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upper body layering
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John Witt
(johnbrown2005) - F

Locale: Portland, OR
upper body layering on 04/02/2006 22:01:55 MDT Print View

For years, my basic 3-season upper body setup for the Rockies/Sierras has been:

silkweight capiline (5 oz) never take it off

driclime windshirt (10 oz.) worn at rest stops, on cold days, to sleep in

micropuff pullover (11 oz), worn in camp, on rest days, to sleep in, as emergency warmth

Now, I've got a hooded, unlined windshirt, montane litespeed (5 oz), that I like for the same reasons everyone else does.

Problem is the driclime doesn't really fit in the system anymore, but the silkweight capiline and unlined windshirt isn't always warm enough, and the micropuff's too hot to hike in.

So, add a patagonia R1 vest (7 oz), or mont-bell chameece vest (5.5 oz)? A highloft vest would obviously be warmer for the same weight, but moisture transfer is an issue as I'd be hiking in it. Any advice?

Also, anyone know of a cheap alternative to the R1 vest? I'm thinking of cutting up an old expedition weight capilene shirt I have...

Edited by johnbrown2005 on 04/02/2006 22:03:11 MDT.

Vick Hines
(vickrhines) - F

Locale: Central Texas
capilene wife beater on 04/03/2006 09:48:41 MDT Print View

I'm thinking of cutting up an old expedition weight capilene shirt I have...
I've used a capilene shirt with the sleeves cut off for a couple of seasons now. It makes a good extra layer without the unnecessary weight of sleeves.

Jason Shaffer
(PA_Jay) - F

Locale: on the move....
Re: upper body layering on 04/03/2006 13:28:38 MDT Print View

If you're specifically looking for something w/ more moisture transfer / breathability than R fleece, I'd check out the Possumdown vest (6 oz) sold here. I've been wearing mine for about a year, anytime my smartwool and litespeed isn't warm enough while on the move. I think it fills its niche very well--if I'm overwhelming its breathability, then I'm generating enough heat to just take it off. However I try to only take it when its cold enough to wear, even when really moving fast -- otherwise, yes there are higher warmth:wt items out there.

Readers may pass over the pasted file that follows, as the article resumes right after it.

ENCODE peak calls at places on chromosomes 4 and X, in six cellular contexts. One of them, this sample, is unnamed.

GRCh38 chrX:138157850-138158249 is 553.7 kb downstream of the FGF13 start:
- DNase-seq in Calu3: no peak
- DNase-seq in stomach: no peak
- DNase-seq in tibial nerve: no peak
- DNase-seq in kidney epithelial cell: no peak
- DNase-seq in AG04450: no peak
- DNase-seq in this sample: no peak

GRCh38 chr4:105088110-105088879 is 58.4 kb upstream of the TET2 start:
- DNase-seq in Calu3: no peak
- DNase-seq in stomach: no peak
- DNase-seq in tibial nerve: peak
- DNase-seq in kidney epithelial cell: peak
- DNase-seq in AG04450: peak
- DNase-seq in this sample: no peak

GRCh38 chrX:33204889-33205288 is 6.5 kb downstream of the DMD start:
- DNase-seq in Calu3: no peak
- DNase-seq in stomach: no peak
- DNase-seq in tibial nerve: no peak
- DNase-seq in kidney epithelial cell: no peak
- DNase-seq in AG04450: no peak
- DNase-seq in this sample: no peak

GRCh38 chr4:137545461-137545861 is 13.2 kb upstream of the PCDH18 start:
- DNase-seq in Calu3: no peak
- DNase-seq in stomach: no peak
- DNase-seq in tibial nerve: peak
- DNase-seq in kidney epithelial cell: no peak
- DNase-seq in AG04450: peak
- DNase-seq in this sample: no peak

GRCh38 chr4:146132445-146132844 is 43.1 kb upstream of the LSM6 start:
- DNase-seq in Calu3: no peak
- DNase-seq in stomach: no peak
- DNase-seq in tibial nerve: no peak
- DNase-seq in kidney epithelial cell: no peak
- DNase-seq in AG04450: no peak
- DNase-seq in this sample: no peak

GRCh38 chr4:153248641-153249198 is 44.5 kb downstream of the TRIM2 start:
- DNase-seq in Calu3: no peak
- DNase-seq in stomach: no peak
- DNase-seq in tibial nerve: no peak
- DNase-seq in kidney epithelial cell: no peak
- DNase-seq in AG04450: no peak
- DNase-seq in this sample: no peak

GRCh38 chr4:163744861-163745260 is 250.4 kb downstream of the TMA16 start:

As for cheap alternative to R1 -- sure, go to any thrift store and pick up a thin Polartec, grid/shag fleece, or microfleece vest. This stuff may not get a lot of attention anymore, but it still works better than alot of stuff that does. ESPECIALLY in combo with a good windshirt, in which case really it beats, say, windstopper, on so many points: dry-time, warmth:wt, versatility. Best of luck.

Edited by PA_Jay on 04/03/2006 13:49:05 MDT.

Dale Wambaugh
(dwambaugh) - MLife

Locale: Pacific Northwest
Re: upper body layering on 04/04/2006 11:15:57 MDT Print View

I've run into the same problem with the driclime windshirt. I'm not getting rid of it, but it doesn't fit into the UL pallet as well.

I've decided on an insulated vest, either fleece or light polyfill like the Patagonia Micro Puff or in my case, a Moonstone version of the same. I'm using both long and short sleeve silkweight polyester base layer (and silkweight polyester long johns too), for trail and to sleep in as needed.

I went through a tone of insulating tops in a couple stores and the Mountain Hardwear Power Stretch Zip Tee came up as my choice. It is marketed as a base layer and feels great and you can wear it over a silkweight base or alone. It has a lot of loft for a wicking layer and would be really comfortable to sleep in to extend the range of a light bag. I would call it "expedition weight microfleece."

I have some Campmor long johns that are very nearly the same stuff and both together would make good sleeping gear.

So my (3 season) top layers are:
Base: silkweight polyester (Patagonia Capeline or GoLite C-Thru)
Middle: Mountain Hardwear Powerstretch Tee
Insulation: Polyfill or 200 weight fleece vest
Outer: Montane Lite-Speed windshirt.
Rain: SMD Gateway cape or Marmot Precip jacket (per shelter needs)

For Winter I would add a Marmot polyfill sweater and keep or subtract the vest per the conditions.

Edited by dwambaugh on 04/04/2006 16:09:30 MDT.